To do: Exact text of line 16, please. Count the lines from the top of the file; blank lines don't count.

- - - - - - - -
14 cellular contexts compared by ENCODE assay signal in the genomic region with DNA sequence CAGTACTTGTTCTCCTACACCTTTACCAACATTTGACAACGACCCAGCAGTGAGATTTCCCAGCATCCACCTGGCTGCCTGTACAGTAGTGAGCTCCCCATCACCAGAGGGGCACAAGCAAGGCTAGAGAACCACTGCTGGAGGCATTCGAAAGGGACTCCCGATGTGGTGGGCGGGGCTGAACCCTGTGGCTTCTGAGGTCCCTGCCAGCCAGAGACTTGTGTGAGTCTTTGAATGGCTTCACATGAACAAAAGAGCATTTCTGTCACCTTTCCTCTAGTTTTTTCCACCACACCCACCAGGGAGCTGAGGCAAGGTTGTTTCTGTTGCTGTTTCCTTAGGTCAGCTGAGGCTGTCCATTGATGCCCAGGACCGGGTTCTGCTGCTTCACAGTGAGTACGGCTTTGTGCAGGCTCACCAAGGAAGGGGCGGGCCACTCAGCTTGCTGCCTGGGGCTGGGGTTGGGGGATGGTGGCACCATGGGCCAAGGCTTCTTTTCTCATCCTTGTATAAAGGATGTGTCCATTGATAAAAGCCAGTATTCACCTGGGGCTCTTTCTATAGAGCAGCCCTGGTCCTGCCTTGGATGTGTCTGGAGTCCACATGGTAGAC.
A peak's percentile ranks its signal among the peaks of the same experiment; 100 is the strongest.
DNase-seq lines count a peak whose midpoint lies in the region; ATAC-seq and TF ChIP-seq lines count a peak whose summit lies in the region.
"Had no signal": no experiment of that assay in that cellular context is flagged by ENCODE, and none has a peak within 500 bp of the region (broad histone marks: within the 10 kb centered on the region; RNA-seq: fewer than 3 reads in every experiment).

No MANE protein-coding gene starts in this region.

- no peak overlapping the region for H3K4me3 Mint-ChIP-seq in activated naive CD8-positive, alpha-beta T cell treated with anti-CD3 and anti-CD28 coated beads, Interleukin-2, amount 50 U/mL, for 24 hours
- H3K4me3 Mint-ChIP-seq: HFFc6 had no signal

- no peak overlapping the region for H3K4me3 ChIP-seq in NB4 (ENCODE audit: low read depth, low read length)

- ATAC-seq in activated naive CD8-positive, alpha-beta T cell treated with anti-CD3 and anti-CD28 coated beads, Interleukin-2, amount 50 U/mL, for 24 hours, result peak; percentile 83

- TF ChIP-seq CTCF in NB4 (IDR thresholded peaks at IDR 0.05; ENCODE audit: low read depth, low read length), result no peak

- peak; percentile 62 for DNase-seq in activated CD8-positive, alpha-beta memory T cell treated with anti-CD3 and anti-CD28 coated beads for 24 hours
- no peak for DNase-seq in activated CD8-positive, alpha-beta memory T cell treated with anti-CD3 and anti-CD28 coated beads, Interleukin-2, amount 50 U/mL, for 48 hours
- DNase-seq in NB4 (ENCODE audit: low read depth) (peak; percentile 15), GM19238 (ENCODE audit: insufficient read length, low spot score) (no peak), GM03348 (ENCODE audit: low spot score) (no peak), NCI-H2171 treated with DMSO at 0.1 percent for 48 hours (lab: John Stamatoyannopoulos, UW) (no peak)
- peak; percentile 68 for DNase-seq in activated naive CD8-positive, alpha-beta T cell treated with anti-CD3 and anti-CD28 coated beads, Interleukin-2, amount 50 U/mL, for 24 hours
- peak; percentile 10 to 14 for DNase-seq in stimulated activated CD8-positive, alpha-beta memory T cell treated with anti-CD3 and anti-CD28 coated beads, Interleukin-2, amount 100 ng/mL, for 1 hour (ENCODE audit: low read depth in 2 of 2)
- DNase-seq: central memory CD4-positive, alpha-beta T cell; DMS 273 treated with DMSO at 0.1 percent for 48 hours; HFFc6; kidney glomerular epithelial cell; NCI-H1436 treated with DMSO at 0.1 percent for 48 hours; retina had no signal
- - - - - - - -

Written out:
- DNase-seq: central memory CD4-positive, alpha-beta T cell; DMS 273 treated with DMSO at 0.1 percent for 48 hours; HFFc6; kidney glomerular epithelial cell; NCI-H1436 treated with DMSO at 0.1 percent for 48 hours; retina had no signal